Paul Taylor, a dominant force in dance for four decades, is the recipient of more than forty awards, including three Guggenheim fellowships, six honorary doctor of fine arts degrees; a MacArthur Foundation Fellowship, and the Samuel H. Scripps ADF Award – both for lifetime achievement. Other awards include the New York State Governor’s Arts Award, the New York City Mayor’s Award of Honor for Art and Culture, an Emmy Award, a 1992 Kennedy Center Honors award, a 1993 National Medal of Arts, the 1995 Algur H. Meadows Award for Excellence in the Arts, and one of six recipients of the 1998 Doris Duke Awards for New Work.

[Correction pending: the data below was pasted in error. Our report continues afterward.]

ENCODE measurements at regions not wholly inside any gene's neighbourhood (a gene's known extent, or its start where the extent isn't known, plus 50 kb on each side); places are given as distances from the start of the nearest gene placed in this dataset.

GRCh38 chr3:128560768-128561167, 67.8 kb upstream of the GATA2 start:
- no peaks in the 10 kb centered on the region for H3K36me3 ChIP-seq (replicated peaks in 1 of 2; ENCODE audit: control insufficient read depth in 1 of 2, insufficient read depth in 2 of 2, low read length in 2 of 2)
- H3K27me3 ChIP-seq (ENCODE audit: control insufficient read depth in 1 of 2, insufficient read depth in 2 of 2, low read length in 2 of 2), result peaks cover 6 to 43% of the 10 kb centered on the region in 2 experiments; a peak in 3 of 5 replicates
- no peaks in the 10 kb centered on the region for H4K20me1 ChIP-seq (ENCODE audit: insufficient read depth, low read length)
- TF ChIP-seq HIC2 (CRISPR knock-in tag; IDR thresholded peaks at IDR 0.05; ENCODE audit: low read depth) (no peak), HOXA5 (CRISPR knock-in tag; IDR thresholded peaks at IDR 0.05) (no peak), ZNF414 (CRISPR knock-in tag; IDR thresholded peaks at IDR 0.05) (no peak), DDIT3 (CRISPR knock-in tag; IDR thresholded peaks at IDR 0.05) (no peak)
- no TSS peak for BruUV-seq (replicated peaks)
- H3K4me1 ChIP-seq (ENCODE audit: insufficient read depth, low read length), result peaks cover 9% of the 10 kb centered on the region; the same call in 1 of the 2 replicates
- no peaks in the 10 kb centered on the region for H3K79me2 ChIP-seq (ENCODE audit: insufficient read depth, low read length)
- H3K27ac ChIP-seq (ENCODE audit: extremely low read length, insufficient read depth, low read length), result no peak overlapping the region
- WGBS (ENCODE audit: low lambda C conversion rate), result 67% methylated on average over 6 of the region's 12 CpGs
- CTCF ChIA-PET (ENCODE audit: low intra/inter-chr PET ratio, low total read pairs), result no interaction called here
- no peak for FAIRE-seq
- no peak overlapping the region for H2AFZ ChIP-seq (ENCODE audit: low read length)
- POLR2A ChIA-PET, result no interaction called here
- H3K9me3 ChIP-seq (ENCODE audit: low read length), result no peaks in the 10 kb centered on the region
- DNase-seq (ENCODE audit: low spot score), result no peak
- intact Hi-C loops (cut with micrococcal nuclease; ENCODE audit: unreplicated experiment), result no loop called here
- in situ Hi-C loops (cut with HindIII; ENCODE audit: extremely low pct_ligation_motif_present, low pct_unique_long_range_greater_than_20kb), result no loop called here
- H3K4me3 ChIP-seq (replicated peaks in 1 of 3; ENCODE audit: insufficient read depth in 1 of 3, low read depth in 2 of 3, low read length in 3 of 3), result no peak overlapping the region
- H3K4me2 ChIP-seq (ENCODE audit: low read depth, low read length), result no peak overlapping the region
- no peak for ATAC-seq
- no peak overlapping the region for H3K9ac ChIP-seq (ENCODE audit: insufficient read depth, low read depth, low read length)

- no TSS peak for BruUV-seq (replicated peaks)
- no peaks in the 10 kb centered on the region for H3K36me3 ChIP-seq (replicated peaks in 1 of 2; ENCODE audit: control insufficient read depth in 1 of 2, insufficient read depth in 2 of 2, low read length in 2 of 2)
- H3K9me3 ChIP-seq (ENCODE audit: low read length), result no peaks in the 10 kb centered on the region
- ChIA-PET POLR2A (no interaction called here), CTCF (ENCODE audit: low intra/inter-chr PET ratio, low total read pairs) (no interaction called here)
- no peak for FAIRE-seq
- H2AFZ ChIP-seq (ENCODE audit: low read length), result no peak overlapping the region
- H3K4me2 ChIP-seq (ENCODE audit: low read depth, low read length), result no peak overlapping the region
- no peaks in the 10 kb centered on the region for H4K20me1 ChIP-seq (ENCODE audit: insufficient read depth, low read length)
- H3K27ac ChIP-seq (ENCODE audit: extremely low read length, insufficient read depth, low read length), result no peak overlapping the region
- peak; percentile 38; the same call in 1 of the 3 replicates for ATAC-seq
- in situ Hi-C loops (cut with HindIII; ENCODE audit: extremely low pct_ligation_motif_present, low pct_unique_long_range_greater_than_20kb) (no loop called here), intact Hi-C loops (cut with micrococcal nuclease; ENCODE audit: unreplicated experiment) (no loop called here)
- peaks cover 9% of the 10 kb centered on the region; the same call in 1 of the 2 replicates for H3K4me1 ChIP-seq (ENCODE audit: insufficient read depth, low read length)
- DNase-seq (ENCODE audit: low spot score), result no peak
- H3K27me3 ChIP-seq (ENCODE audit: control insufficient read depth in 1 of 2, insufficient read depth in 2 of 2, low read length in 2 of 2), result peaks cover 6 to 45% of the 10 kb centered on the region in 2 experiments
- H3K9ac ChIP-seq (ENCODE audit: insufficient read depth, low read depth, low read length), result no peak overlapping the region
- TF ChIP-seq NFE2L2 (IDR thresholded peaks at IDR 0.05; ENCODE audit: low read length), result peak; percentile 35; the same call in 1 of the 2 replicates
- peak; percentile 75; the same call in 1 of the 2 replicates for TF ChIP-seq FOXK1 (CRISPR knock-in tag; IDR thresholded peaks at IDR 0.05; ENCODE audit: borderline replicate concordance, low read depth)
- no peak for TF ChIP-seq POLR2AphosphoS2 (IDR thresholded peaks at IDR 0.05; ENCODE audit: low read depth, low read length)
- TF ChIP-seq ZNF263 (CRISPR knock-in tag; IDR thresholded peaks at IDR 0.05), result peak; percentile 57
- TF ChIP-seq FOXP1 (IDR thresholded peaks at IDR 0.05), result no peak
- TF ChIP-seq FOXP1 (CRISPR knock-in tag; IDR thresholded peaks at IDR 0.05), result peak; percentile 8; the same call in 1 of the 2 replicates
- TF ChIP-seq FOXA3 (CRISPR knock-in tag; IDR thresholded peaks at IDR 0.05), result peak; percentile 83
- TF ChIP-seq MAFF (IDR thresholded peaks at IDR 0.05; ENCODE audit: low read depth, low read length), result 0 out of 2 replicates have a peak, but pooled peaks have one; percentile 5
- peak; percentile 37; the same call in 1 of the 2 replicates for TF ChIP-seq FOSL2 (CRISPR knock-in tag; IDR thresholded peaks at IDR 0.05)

Taylor explores aspects of himself that have affected his work. He delves into the creation of Aureole and From Sea to Shining Sea, from their initial inception to the ways in which specific dancers influenced the choreography, including such notables as Pina Bausch, Laura Dean, David Parsons, Twyla Tharp, Dan Wagoner, Senta Driver—all of whom went on to form their own companies—and others—Bettie de Jong, Nicholas Gunn, and Carolyn Adams—who remained as much a part of the Taylor style as the choreography itself. Taylor writes with sincerity, wit, and charm of his associations with Martha Graham, Merce Cunningham, Jerome Robbins, Anthony Tudor, George Balanchine, and many others.